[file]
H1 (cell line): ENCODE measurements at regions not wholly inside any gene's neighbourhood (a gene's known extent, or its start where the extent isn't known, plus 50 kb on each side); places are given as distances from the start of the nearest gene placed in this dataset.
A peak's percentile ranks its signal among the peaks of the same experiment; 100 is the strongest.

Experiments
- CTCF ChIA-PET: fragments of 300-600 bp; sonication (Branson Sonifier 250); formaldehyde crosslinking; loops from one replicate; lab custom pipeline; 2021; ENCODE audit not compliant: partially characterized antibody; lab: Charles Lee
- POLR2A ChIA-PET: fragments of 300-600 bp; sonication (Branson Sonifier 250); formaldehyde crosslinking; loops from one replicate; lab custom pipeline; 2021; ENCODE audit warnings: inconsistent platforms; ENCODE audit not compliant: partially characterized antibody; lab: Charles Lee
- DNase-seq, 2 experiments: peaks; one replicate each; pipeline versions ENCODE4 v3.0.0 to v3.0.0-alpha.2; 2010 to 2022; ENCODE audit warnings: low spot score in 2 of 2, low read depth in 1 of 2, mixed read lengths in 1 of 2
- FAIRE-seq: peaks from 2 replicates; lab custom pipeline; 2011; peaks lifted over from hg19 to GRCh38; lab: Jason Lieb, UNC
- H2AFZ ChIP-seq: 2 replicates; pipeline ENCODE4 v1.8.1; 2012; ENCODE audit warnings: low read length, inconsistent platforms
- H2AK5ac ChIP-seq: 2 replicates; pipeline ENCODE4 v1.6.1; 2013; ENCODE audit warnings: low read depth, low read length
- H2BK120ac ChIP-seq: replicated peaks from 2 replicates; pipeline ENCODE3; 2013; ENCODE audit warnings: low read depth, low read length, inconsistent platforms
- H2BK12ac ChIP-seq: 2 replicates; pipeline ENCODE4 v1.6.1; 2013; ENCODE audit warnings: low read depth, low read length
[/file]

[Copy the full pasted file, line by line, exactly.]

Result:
H1 (cell line): ENCODE measurements at regions not wholly inside any gene's neighbourhood (a gene's known extent, or its start where the extent isn't known, plus 50 kb on each side); places are given as distances from the start of the nearest gene placed in this dataset.
A peak's percentile ranks its signal among the peaks of the same experiment; 100 is the strongest.

Experiments
- CTCF ChIA-PET: fragments of 300-600 bp; sonication (Branson Sonifier 250); formaldehyde crosslinking; loops from one replicate; lab custom pipeline; 2021; ENCODE audit not compliant: partially characterized antibody; lab: Charles Lee
- POLR2A ChIA-PET: fragments of 300-600 bp; sonication (Branson Sonifier 250); formaldehyde crosslinking; loops from one replicate; lab custom pipeline; 2021; ENCODE audit warnings: inconsistent platforms; ENCODE audit not compliant: partially characterized antibody; lab: Charles Lee
- DNase-seq, 2 experiments: peaks; one replicate each; pipeline versions ENCODE4 v3.0.0 to v3.0.0-alpha.2; 2010 to 2022; ENCODE audit warnings: low spot score in 2 of 2, low read depth in 1 of 2, mixed read lengths in 1 of 2
- FAIRE-seq: peaks from 2 replicates; lab custom pipeline; 2011; peaks lifted over from hg19 to GRCh38; lab: Jason Lieb, UNC
- H2AFZ ChIP-seq: 2 replicates; pipeline ENCODE4 v1.8.1; 2012; ENCODE audit warnings: low read length, inconsistent platforms
- H2AK5ac ChIP-seq: 2 replicates; pipeline ENCODE4 v1.6.1; 2013; ENCODE audit warnings: low read depth, low read length
- H2BK120ac ChIP-seq: replicated peaks from 2 replicates; pipeline ENCODE3; 2013; ENCODE audit warnings: low read depth, low read length, inconsistent platforms
- H2BK12ac ChIP-seq: 2 replicates; pipeline ENCODE4 v1.6.1; 2013; ENCODE audit warnings: low read depth, low read length